If you’re analysing the environmental impact of OTT streaming you can choose to jump down any number of rabbit holes. The most obvious one is how much online video is actually being watched by any given person over the course of, say, a year? And what does that “cost” in terms of carbon emissions? (Short answer to that second question: Netflix estimates that an hour of streaming on its service is the equivalent to driving a small car 400 metres.)
What about how platforms deliver content to their viewers – a workflow that incorporates making the content in the first place, building and maintaining VOD products, working with multiple vendors (each with their own resource-hungry processes), using CDNs / caching software and storage in the cloud?
And then we can talk about the end-user devices themselves: all the hardware and software elements it takes to build and sustain an iPhone or an iPad, for example.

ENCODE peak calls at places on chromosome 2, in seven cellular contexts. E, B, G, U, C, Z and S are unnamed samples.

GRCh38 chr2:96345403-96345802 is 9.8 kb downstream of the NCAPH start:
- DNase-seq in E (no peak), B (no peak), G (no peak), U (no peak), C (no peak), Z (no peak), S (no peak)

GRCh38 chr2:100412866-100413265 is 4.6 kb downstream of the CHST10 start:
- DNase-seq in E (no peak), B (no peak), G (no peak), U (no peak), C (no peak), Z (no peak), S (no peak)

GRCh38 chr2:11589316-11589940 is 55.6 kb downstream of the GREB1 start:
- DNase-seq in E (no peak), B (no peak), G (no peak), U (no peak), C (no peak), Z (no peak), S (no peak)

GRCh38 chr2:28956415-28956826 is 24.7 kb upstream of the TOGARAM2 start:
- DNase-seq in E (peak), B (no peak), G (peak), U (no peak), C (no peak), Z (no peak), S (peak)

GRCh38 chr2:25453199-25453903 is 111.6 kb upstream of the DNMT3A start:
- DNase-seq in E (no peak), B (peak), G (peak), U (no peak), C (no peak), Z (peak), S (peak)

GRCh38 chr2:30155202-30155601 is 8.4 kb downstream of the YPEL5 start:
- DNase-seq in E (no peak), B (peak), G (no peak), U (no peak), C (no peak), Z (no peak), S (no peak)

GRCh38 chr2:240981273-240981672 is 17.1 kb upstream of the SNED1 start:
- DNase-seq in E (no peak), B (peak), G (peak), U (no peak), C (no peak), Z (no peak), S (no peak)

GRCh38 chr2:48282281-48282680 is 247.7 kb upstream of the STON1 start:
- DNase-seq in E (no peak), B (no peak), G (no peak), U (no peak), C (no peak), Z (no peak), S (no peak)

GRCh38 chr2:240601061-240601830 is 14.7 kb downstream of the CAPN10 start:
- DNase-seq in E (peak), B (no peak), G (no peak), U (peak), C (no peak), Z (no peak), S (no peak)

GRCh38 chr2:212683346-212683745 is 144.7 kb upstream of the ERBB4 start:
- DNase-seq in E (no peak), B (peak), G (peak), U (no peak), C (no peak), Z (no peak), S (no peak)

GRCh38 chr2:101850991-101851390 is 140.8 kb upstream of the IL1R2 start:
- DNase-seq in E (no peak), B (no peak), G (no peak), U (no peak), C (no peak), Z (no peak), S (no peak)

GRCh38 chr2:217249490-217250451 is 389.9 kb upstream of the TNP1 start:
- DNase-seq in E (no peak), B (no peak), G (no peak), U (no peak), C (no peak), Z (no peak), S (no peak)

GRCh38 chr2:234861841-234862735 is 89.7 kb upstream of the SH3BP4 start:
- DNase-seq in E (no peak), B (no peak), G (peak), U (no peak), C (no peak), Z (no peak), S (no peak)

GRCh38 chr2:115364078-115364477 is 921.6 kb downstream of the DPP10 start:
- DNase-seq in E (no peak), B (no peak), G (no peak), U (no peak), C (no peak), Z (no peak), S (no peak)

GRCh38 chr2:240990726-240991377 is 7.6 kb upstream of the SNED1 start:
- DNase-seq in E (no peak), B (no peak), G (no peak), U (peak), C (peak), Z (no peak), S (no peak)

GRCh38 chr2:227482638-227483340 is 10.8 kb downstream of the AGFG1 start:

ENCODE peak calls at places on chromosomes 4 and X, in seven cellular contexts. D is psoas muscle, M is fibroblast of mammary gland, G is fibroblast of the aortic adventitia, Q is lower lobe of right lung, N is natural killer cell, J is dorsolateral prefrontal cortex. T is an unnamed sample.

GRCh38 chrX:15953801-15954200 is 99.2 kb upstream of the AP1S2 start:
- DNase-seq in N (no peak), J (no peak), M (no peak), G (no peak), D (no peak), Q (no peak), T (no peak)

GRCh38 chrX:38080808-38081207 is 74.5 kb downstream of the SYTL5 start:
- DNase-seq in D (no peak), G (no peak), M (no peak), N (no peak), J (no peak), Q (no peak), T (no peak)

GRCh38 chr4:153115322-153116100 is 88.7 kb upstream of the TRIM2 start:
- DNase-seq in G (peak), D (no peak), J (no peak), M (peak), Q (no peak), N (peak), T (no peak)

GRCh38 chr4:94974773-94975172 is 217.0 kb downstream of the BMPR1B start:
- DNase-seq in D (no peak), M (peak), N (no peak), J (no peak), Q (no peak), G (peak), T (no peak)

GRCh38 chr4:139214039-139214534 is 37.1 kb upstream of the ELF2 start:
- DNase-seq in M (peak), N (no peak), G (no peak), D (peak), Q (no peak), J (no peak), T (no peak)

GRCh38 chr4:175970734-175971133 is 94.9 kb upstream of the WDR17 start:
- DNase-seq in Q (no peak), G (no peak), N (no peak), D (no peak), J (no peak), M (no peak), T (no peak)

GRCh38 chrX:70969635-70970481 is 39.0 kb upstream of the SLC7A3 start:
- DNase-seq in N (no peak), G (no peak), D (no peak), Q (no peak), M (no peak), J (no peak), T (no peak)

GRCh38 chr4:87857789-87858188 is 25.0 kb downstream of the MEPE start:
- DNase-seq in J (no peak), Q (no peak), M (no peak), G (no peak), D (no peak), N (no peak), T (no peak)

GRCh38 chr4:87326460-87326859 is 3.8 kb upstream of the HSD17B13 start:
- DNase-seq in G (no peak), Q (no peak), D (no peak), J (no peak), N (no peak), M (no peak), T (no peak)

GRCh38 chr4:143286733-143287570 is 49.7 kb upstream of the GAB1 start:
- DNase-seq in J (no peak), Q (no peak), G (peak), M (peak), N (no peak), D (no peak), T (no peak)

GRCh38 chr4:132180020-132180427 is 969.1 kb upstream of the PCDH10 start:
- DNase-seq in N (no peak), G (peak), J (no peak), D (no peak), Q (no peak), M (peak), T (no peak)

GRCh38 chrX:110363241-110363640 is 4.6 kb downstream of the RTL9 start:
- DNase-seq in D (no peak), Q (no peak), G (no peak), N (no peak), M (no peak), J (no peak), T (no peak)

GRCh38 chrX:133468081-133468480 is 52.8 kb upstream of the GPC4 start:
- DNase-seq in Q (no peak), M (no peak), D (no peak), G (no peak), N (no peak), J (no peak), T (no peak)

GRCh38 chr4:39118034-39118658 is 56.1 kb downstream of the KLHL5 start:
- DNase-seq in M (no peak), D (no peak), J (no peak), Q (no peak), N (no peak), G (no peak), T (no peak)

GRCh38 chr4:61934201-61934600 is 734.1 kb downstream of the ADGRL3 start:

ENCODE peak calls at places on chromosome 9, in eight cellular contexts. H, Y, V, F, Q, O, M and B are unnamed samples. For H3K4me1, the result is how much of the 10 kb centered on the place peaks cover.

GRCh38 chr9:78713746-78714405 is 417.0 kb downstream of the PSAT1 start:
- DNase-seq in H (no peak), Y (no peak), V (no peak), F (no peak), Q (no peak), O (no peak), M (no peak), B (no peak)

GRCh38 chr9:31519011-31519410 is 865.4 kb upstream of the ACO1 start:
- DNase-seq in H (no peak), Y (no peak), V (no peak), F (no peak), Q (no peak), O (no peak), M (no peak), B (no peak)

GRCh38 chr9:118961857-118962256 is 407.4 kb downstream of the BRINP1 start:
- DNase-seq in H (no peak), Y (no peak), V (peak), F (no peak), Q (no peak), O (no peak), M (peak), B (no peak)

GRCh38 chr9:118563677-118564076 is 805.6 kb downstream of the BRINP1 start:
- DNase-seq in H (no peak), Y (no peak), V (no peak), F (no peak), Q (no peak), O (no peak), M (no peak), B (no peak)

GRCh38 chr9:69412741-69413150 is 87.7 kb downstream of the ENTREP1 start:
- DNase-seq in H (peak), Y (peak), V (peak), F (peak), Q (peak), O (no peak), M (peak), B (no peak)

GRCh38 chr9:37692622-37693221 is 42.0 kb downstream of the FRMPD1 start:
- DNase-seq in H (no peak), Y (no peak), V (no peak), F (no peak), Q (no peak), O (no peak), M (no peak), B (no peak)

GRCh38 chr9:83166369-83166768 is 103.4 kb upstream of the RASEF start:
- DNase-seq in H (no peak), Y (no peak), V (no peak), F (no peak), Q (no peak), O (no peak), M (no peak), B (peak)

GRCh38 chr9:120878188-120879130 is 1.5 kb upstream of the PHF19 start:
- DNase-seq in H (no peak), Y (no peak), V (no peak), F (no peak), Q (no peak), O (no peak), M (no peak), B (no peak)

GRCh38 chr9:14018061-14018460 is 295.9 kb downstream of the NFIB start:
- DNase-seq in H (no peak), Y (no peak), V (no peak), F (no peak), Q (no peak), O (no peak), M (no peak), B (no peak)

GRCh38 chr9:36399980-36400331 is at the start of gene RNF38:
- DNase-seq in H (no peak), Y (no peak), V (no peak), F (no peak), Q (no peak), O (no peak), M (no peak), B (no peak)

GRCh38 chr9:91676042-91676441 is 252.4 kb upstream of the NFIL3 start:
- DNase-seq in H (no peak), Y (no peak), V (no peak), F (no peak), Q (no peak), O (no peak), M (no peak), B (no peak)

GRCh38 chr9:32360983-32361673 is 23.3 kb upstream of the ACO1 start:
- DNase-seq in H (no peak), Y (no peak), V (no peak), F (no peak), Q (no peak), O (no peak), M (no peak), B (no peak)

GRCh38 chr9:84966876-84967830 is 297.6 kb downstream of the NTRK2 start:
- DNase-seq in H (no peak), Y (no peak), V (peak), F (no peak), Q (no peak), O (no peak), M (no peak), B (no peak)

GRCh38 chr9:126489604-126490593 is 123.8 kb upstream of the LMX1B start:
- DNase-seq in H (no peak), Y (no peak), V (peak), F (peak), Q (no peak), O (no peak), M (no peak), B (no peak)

We discussed some of these challenges at this week’s OTT Question Time Thursday 25th November) and particularly focused on innovations which can help make OTT streaming much, much greener. Together with Lars Larsson, CEO of Varnish Software, Bleuenn Le Goffic, VP of Strategy & Business Development at Accedo and Gulliver Smithers of RampRate IT, we explored:
- New, and better, methods of encoding and delivering video data
- Agreeing processes and policies to improve standardisation
- Reducing emissions through observation and analysis as well as carbon retention and capture
- The introduction of “right to repair” laws
- And how the OTT industry can work together to make a significant and lasting difference
I've been working in online video since 2005 and have held senior roles at NBC Universal, ITN and Virgin Media. I've also completed VOD projects for the BBC, Netflix, Sony Pictures and a host of broadcasters and service-providers all over the world. Catch me on our weekly debate show, OTT Question Time, or drop me a line on LinkedIn.